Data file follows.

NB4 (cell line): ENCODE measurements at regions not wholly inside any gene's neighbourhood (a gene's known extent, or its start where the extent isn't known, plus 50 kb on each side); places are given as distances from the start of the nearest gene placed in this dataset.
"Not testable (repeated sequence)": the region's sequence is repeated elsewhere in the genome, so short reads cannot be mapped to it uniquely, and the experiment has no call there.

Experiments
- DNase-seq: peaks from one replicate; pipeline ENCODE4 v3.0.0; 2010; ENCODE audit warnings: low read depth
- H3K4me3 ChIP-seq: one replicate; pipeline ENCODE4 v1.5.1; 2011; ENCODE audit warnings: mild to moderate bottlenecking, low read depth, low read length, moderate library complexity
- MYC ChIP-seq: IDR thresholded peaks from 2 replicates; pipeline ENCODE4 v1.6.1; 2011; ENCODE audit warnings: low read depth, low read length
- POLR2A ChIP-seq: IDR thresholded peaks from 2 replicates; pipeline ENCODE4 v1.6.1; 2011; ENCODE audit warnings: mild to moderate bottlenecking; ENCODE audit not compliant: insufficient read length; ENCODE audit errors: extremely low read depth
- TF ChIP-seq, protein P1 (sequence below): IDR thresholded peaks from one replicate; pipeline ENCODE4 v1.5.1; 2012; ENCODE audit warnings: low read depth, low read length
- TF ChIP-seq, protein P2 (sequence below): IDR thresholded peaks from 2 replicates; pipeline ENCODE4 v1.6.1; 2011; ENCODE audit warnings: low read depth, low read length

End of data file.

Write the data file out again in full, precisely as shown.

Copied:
NB4 (cell line): ENCODE measurements at regions not wholly inside any gene's neighbourhood (a gene's known extent, or its start where the extent isn't known, plus 50 kb on each side); places are given as distances from the start of the nearest gene placed in this dataset.
"Not testable (repeated sequence)": the region's sequence is repeated elsewhere in the genome, so short reads cannot be mapped to it uniquely, and the experiment has no call there.

Experiments
- DNase-seq: peaks from one replicate; pipeline ENCODE4 v3.0.0; 2010; ENCODE audit warnings: low read depth
- H3K4me3 ChIP-seq: one replicate; pipeline ENCODE4 v1.5.1; 2011; ENCODE audit warnings: mild to moderate bottlenecking, low read depth, low read length, moderate library complexity
- MYC ChIP-seq: IDR thresholded peaks from 2 replicates; pipeline ENCODE4 v1.6.1; 2011; ENCODE audit warnings: low read depth, low read length
- POLR2A ChIP-seq: IDR thresholded peaks from 2 replicates; pipeline ENCODE4 v1.6.1; 2011; ENCODE audit warnings: mild to moderate bottlenecking; ENCODE audit not compliant: insufficient read length; ENCODE audit errors: extremely low read depth
- TF ChIP-seq, protein P1 (sequence below): IDR thresholded peaks from one replicate; pipeline ENCODE4 v1.5.1; 2012; ENCODE audit warnings: low read depth, low read length
- TF ChIP-seq, protein P2 (sequence below): IDR thresholded peaks from 2 replicates; pipeline ENCODE4 v1.6.1; 2011; ENCODE audit warnings: low read depth, low read length